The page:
In the case of Kourfos v. C. Czarnikow Ltd. (1969) the House of Lords laid down three main principles with respect to reasonable foreseeability under:
- “In case of breach of contract, the aggrieved party is only entitled to recover such part of the loss actually resulting as was at the time of the contract reasonably foreseeable as liable to result from the breach.
- What was at that time reasonably so foreseeable depends on the knowledge then possessed by the parties or at all events, by the party who later commits the breach.
- Knowledge ‘possessed’ is of two kinds: one imputed, the other actual. Everyone, as a reasonable person, is taken to know the ‘ordinary course of things and consequently what loss is liable to result from a breach of contract in that ordinary course.’ But to this knowledge which a contract breaker is assumed to possess whether he actually possesses it or not, there may have to be added in a particular case -knowledge which he actually possesses, of special circumstances outside the ‘ordinary course of things’ of such a kind that a breach in those special circumstances would be liable to cause more loss.”
The Judgement given by the Court of Appeal was an appropriate one and this rule conforms with law in present times. In India Section 73 of Indian Contract Act,1872 also lays emphasis on the element of reasonable foreseeability and rewards compensation only in the cases where circumstances cannot be reasonably foreseeable. This law is also in line with Section 73 of the Indian Contract Act ,1872.Section 73 of the Indian Contracts Act ,1872 states that “ when a contract has been broken, the party who suffers by such breach is entitled to receive, from the party who has broken the contract, compensation for any loss or damage caused to him thereby, which naturally arose in the usual course of things from such breach, or which the parties knew, when they made the contract, to be likely to result from the breach of it. Such compensation is not to be given for any remote and indirect loss of damage sustained by reason of the breach”It further states that “When an obligation resembling those created by contract has been incurred and has not been discharged, any person injured by the failure to discharge it is entitled to receive the same compensation from the party in default, as if such person had contracted to discharge it and had broken his contract.” The explanation to Section 73 states that “In estimating the loss or damage arising from a breach of contract, the means which existed of remedying the inconvenience caused by non-performance of the contract must be taken into account.” Transfield Shipping Inc v Mercator Shipping Inc (2008) it was clear that the remoteness test is about identifying the scope of an implied assumption of responsibility by the defendant in the contract. Therefore, requires an assessment of the common expectation as to the scope of the defendant’s liability.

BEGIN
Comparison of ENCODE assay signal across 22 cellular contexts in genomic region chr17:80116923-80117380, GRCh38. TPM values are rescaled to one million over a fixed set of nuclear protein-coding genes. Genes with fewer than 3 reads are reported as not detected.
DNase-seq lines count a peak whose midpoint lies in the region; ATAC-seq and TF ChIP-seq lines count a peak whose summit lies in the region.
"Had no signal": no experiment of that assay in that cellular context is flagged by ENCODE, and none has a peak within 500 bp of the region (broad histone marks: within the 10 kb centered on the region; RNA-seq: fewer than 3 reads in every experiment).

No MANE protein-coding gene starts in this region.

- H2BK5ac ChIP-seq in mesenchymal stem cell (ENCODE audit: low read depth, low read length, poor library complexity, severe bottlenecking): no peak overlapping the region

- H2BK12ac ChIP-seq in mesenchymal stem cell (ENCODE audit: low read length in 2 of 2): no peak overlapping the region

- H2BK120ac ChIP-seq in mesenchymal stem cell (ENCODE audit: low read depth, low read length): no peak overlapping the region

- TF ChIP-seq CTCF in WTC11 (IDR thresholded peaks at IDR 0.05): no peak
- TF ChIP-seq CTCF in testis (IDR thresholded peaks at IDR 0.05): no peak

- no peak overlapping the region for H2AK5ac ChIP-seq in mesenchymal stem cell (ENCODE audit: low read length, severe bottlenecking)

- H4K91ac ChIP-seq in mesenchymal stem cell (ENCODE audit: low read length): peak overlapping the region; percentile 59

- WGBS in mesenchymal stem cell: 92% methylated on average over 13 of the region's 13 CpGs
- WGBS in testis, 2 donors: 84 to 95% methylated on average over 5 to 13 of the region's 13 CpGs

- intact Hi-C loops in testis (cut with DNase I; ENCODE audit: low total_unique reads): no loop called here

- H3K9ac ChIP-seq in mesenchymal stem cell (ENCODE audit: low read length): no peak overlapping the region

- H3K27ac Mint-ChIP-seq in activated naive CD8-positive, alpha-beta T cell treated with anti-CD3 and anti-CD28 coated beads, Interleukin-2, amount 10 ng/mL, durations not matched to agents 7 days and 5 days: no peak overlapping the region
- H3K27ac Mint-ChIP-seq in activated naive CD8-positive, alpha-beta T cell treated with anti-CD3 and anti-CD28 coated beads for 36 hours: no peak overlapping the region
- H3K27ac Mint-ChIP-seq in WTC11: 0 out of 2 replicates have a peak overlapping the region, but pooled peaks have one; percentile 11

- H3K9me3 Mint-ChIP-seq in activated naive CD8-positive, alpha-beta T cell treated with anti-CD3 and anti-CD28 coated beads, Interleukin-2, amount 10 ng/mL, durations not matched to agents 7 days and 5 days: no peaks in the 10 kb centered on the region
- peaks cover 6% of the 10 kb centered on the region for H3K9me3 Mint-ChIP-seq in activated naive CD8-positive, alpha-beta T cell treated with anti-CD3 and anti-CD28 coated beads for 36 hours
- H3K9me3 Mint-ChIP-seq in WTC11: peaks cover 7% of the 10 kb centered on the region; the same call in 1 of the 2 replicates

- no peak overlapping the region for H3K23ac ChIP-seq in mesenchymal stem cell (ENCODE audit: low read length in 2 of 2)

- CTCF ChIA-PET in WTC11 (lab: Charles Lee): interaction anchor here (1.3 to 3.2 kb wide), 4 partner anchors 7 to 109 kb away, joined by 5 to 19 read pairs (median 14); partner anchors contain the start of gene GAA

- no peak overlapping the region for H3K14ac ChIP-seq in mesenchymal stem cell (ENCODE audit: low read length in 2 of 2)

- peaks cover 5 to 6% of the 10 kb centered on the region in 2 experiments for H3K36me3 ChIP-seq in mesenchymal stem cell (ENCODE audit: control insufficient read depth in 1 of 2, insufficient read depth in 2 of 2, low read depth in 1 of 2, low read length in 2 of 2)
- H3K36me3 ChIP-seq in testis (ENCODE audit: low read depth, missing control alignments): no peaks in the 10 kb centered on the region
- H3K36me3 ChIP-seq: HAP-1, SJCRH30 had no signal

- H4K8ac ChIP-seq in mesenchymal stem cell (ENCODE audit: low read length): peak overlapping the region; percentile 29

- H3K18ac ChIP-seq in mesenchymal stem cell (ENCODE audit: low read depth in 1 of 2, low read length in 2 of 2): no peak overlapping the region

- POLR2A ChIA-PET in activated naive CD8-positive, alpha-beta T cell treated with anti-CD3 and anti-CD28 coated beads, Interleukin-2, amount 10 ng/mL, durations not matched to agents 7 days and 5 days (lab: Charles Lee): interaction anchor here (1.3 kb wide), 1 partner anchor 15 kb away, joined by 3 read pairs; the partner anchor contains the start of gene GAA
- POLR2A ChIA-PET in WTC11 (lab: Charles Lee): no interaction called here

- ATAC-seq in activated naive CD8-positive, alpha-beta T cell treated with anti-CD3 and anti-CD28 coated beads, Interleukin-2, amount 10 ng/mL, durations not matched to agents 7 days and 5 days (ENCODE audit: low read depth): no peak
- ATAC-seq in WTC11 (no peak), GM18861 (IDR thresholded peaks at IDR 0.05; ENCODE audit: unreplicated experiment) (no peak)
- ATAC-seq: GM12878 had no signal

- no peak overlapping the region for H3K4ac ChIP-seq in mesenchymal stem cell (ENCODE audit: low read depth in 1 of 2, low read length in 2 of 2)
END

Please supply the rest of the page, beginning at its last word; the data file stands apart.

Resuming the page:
Hence, by these cases we can conclude that the judgement was an appropriate one makes the rules laid for the test of remoteness more specific and clear. This also provides legal protection for plaintiffs in case of grave losses which can be missed out only. Because of the defendant being unaware.
The concept of reasonable foreseeability plays a very important role in examining the extent of damages. The impact this case was vast and it led to Indian Law also to include sections of consequential damages and also led the House of Lords to pronounce a judgement in a similar case to declare that knowledge or reasonable foreseeability plays an important role. Thus, this case adds another element to the underlying principle of consequential damages that was laid down in the case of Hadley v. Baxendale which is the element of reasonable foreseeability or knowledge. Reasonable foreseeability encompasses the plaintiffs claim which might not otherwise be relevant if the defendant was unaware or could not contemplate such damages. Therefore, both the cases have laid a foundation in Contract Law with regard to remoteness of damages.